/**/
9/21/2009

Buxton Wallets

When children turn 18, it's supposed to mark their launch into adulthood. It's supposed to be the time when they start taking responsibility for their own 'stuff'. Beyond 18, parents are limited in their ability to dictate the terms of existence for a child. Parents can't tell them "No, you can't move out" anymore. You can't say "I don't think that person is someone you should be hanging around with" and expect anything more than respect for your opinion. But respect doesn't necessarily mean action.

Unless, of course, your child is going to college. Then things get a little fuzzy around the edges. The parent/child relationship, instead of being severed, still hangs on by a number of slender threads. And tough little threads they are.

And yes, your relationship with your child and the rules governing that relationship have changed and they are no longer clearly defined. But with that lack of clarity, with the 'fuzziness' that now permeates your relationship with the fruit of your loins, one thing becomes painfully clear: You have become ... a walking wallet.

I'm going to give all you young parents out there a piece of advice. Because we aren't related, you don't have to listen to me if you don't want to - just as my sons, all now over 18, don't have to listen to me, either. All I can do is hope.

As much as you need to plan for your retirement, you need to plan for college for your children. It's going to take money. Money for books, tuition, room and board, laundry, trips to the snack shop and many, many other things that just seem to 'come up' and they all require the expenditure of Bucks. Since Junior's access to resources is limited, at best, you can bet your bottom buck that they'll come to you when all other resources are exhausted. Or even before.

Because, whether you knew it or not, your middle name, with a child in college, became "Buxton".

Ndinombethe.

13 comments:

Ducks Mahal said...

I am from a different time and era. I worked since I was 14. My parents didn't shell out squat. I had to pay rent when I hit 18. My company paid for my education later in life. My parents where actually upper middle class and could afford it. The day after my mom died my dad and I stopped speaking to each other. That never changed, not once. Your a good dad.

Eric S. said...

With the cost of college education these days, I don't envy you one bit. All we can hope for is that some of the lessons we tried to teach our offspring took a thin hold somewhere in their thoughts.

Frugality is one of the hardest things to teach a youngster. It seems that experience is the best instructor for that.

Heather said...

You've got that right-- College is EXPENSIVE.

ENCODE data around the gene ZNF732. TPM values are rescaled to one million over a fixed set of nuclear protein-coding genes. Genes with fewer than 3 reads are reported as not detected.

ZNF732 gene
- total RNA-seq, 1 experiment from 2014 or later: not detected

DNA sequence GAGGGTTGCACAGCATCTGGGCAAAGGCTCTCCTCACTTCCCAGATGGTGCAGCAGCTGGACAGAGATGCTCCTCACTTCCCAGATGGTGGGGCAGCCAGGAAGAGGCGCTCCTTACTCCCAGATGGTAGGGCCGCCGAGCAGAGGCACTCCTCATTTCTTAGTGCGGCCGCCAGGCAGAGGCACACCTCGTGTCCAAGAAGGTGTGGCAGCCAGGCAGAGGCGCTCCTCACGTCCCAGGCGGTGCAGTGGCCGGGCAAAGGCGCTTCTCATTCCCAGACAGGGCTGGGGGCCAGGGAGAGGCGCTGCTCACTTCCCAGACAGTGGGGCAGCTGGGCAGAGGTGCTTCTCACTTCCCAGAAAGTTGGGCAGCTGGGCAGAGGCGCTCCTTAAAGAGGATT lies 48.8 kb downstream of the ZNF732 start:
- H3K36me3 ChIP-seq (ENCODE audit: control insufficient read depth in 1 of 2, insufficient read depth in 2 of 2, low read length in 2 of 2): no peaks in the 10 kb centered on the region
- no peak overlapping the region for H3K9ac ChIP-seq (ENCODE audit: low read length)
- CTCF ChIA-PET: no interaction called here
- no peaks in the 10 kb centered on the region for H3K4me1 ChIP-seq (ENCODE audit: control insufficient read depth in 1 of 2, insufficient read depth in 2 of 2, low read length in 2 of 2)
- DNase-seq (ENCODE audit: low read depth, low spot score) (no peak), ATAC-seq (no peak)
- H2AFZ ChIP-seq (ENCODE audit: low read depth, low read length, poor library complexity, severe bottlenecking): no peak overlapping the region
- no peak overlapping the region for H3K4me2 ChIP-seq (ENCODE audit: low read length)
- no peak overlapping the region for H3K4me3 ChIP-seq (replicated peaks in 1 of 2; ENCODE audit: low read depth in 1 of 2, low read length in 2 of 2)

First time around, when I went, I went with a hefty amount of money due to a settlement.

This time around?

It's all me, all student loans & grants. I choked when I spent a little over $1200 on BOOKS this semester. Those medical books are EXPENSIVE.

Eve Grey said...

I know that is SOOO true. There are 4 of us, I'm 38 & my youngest sister is 23 so my parents have been reaching in their pockets for university expenses for 14 years!!! Ouch.

moneythoughts said...

It bothers me that kids graduate college and owe so much money before they even get started. I contrast this to the government paying subsidies to industries, and ask myself why? The most important resource a nation has are its people, and its children ARE its future. Education should be affordable and available to all who can gain from it.

Tracey - Just Another Mommy Blog said...

I agree. Education shouldn't be so expensive. My kids are already being told the deal in this house: community college, online courses, etc. at home. THAT we will hopefully be able to help with. Going off to a "real" college? Probably isn't going to happen. I believe that online colleges are the way of the future, anyway. Give them 10 more years (just as my kids are at that stage) and see how different they will be. This recession is only going to push online colleges and community colleges' growths.

CaraBee said...

We started a college fund last year for our daughter (when she was 1) that we add to every month. It is an automatic withdrawal, and we can't pull from it, so it is relatively safe. I hope that we can save enough to give her a good shot at it. I was fortunate to have parents and grandparents that footed the bill for me, and I would like her to have that luxury, too.

ree said...

Today's delivery to campus? Body Wash. Apparently, he has to SMELL GOOD to go to class. ;-)

Sigh.

Joyce-Anne said...

A glimpse into my future. State schools here we come.

Shadow said...

you mean i'm gonna have to take the money i've been putting away for my masarati and give it to the bean?????????? nooooooooooooooooo

Indigo said...

Oh yeah, I don't know how many phone calls I got that started with, "I need...". No "Hi, mom - how are things, I miss you." Simply a quick call with a list of what she needed and when. And I still got to do her laundry when she came home for visits. (Hugs)Indigo

Hyphen Mama said...

Oh god, Lou. I am still trying to cope with the trauma of Kindergarten. I have so much to learn.

witchypoo said...

I neither expected, nor received spending money from the old folks. I got a scholarship and a job, else I wouldn't have gone.